Joe says he was in his back yard one night and spotted a UFO hovering in the sky. He lost consciousness after a flash of light and came to a few moments later with a fresh idea for a new hot sauce.
“The information was downloaded from an unknown location,” he says, with a smile.
He woke up knowing exactly how to make his Frying Saucer sauce, a sweet and hot combination of pineapple, papaya, mango and orange with Thai peppers, garlic, Vidalia onion and ginger.
“I get flashes of genius that are beamed from outer space,” he says.
Each one of Joe’s 11 sauces has its own unique story of how it came to be. Although some are easier to believe than others, collectively they illustrate how Joe’s business has expanded over the years and how he has found success in what he does.
Take his Cowboy Up sauce for example. That recipe came after customers at the Ocala Cracker Cattle Drive & Cowboy Round Up wanted sauce with a little more heat. Joe combined jalapenos, habaneros, five dry chilies, ghost peppers, onion, garlic and other spices to give them what they wanted. And it worked. They loved it and it’s now one of his best sellers.
Joe’s hot sauce business began with his Pompeii: City on Fire sauce. He made his first batch about two years ago. He and his wife, Donnie, own a pig farm called Great Tasting Pigs. Joe wanted a hot sauce that went well with his pork. He blended habanero peppers, pasilla peppers, arbol chilies, jalapeno, ginger, onion, garlic, tomato and sugar for the sauce and mixed it with tomato and vinegar. Friends and family tried the sauce and encouraged him to bottle more so they buy some. His business fired up from there.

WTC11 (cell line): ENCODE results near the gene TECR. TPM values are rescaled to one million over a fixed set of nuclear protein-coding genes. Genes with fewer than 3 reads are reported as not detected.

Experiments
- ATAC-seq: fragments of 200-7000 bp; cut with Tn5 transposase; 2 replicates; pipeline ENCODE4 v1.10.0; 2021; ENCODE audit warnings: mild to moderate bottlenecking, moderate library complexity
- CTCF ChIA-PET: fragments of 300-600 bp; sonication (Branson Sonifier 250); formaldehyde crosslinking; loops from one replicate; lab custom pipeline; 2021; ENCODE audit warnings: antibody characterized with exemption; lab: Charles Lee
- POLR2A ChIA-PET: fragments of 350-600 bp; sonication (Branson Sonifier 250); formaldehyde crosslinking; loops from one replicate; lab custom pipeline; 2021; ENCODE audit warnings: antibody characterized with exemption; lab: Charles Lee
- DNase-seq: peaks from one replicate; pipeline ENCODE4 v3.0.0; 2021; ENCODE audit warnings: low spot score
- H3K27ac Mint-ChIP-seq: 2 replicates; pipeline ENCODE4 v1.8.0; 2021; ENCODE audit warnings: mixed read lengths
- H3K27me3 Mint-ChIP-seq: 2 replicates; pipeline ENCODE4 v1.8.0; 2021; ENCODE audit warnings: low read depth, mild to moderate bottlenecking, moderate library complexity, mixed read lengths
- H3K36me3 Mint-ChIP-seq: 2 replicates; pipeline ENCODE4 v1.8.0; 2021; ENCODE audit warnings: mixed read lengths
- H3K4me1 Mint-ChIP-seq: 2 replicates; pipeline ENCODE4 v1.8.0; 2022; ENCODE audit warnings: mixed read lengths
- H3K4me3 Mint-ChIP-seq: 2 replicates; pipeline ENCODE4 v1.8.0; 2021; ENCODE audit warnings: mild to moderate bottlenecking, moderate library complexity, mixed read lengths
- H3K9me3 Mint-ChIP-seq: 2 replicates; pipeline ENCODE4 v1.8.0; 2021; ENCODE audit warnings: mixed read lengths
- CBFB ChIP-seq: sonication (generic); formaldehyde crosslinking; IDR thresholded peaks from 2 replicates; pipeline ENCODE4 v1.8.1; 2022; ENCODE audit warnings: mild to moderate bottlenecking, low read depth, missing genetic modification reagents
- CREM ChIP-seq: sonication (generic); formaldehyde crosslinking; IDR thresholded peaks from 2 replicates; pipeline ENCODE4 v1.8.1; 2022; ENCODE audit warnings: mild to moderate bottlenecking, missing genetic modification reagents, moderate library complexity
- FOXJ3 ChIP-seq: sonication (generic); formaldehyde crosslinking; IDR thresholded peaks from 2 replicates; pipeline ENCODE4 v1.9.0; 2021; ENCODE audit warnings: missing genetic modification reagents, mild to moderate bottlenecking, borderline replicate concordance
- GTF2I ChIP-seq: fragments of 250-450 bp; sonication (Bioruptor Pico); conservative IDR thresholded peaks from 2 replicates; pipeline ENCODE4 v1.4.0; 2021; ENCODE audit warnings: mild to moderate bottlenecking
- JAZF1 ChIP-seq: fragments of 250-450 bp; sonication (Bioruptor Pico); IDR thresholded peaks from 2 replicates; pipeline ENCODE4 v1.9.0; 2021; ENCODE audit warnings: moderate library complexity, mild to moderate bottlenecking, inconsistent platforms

Joe has so many sauces now that he has to bring a display cabinet to the Union Street Farmers Market. After organizing them into rows, he sells his 5-ounce bottles for $6 and 6-ounce ones for $7.
He has also established a bit of a reputation.
On April 1, Sweet Mel’s featured the “Volcano Joe” as its burger of the month, which was inspired by Joe and his hot sauce business. On top of a hamburger patty and melted cheddar cheese, thick, crispy onions rings get a dash of hot sauce to make it look like a volcano erupted.
Lance Norton, Sweet Mel’s general manager, said he was the mad scientist behind the Volcano Joe burger and that he frequently visits Joe’s stand to chat and buy his sauces.
“It takes love to make these sauces,” Lance says. “You can’t find this in the grocery store.”
Suzanne Wilcox, a 23-year-old UF graduate student in education, thinks so too.
“Amazing, amazing hot sauce,” she says, after sampling Joe’s Vampire Elixir.
She had never stopped at Joe’s stand before and left the farmers market with three bottles of hot sauce.
Not your average Joe
It took him about 40 years to find the career he loves.